[QODLink]
South 2 North

'Making love a crime'

A recent study reveals that 38 countries in Africa have laws criminalising consensual same-sex conduct.

Last Modified: 06 Jul 2013 09:12
Email Article
Print Article
Share article
Send Feedback
No subject is off limits in the first ever global talk show hosted from Africa in which Redi Tlhabi talks frankly to inspiring and intriguing personalities from across the world.

This week on South2North Redi takes a look at unconventional love in Africa.

A recent study by Amnesty International called, Africa: Making Love a Crime, revealed that 38 countries in Africa alone have criminal sanctions against consensual same-sex conduct and that in the last decade violence against people perceived to be in same-sex unions has steadily increased. 

Widney Brown, who heads up Amnesty International’s Law and Policy Programme, explains that when groups come forward to demand rights there is often a violent backlash.

“What we’re seeing now is as people step forward and say, ‘I want to claim my rights, I want to have the equal protection of the law, I don’t want to hide who I am', that you often get a backlash. It’s not unique to this group of people. Anytime a group of people steps up and says ‘We’re claiming our rights, we’re demanding equality’, oftentimes the response is brutal,” says Brown.

Redi then speaks to Clare Byarugaba from the Ugandan Coalition on Human Rights and Constitutional Law. She argues that the violence experienced in Uganda against homosexual people has been imported from Western evangelists who have influenced religious leaders and politicans.

“The common knowledge or propaganda that homosexuality is a Western import is completely wrong. It’s rather that homophobia is imported to Uganda for example. Because Ugandans are generally tolerant people, they have so many other issues to deal with,” explains Byarugaba.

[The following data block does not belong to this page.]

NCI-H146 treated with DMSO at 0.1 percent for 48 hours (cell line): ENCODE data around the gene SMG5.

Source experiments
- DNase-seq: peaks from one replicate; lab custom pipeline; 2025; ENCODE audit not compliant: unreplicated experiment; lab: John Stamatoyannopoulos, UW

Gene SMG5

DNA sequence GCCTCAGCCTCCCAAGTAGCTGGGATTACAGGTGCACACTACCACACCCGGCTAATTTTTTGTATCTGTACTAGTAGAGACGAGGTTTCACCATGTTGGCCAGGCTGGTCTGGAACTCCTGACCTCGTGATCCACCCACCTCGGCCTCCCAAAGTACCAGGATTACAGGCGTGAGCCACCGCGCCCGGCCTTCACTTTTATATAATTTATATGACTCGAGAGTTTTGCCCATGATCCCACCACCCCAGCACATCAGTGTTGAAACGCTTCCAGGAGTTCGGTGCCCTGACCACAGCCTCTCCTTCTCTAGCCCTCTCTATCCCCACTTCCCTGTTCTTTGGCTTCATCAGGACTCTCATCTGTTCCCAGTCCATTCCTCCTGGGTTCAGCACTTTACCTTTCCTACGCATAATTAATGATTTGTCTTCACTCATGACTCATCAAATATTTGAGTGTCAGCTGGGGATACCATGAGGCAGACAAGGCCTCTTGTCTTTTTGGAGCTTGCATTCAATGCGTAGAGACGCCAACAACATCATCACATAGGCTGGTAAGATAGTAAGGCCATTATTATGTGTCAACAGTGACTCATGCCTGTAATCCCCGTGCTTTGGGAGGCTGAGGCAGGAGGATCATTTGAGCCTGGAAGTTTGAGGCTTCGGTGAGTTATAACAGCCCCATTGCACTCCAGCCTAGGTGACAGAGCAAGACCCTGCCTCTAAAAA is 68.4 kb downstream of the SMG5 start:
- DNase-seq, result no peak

South African MP Prince Patekile Holomisa also joins the conversation to discuss the views represented by the Congress of Traditional Leaders in South Africa. Redi asks him why traditional leaders are against homosexuality.

“Of course it is unconventional, it goes against the understood natural order of human behaviour, because it is expected it will be people of opposite sex who will have sexual relations with each other, because there is a purpose for sexual relations to build families, to have children,” says Holomisa.

Holomisa however does not deny that homosexuality is present in African culture. He says: “Homosexuality has always been there, but it has never been promoted. It’s promotion that seems to be something that comes from the West.” 

 

South2North can be seen each week at the following times GMT: Friday: 1930; Saturday: 1430; Sunday: 0430; Monday: 0830.

447

Source:
Al Jazeera
Email Article
Print Article
Share article
Send Feedback
Topics in this article
People
Country
Organisation
Featured on Al Jazeera
'Justice for All' demonstrations swell across the US over the deaths of African Americans in police encounters.
Six former Guantanamo detainees are now free in Uruguay with some hailing the decision to grant them asylum.
Disproportionately high number of Aboriginal people in prison highlights inequality and marginalisation, critics say.
Nearly half of Canadians have suffered inappropriate advances on the job - and the political arena is no exception.
Featured
Women's rights activists are demanding change after Hanna Lalango, 16, was gang-raped on a bus and left for dead.
Buried in Sweden's northern forest, Sorsele has welcomed many unaccompanied kids who help stabilise a town exodus.
A look at the changing face of North Korea, three years after the death of 'Dear Leader'.
While some fear a Muslim backlash after café killings, solidarity instead appears to be the order of the day.
Victims spared by the deadly disease are reporting blindness and other unexpected post-Ebola health issues.
join our mailing list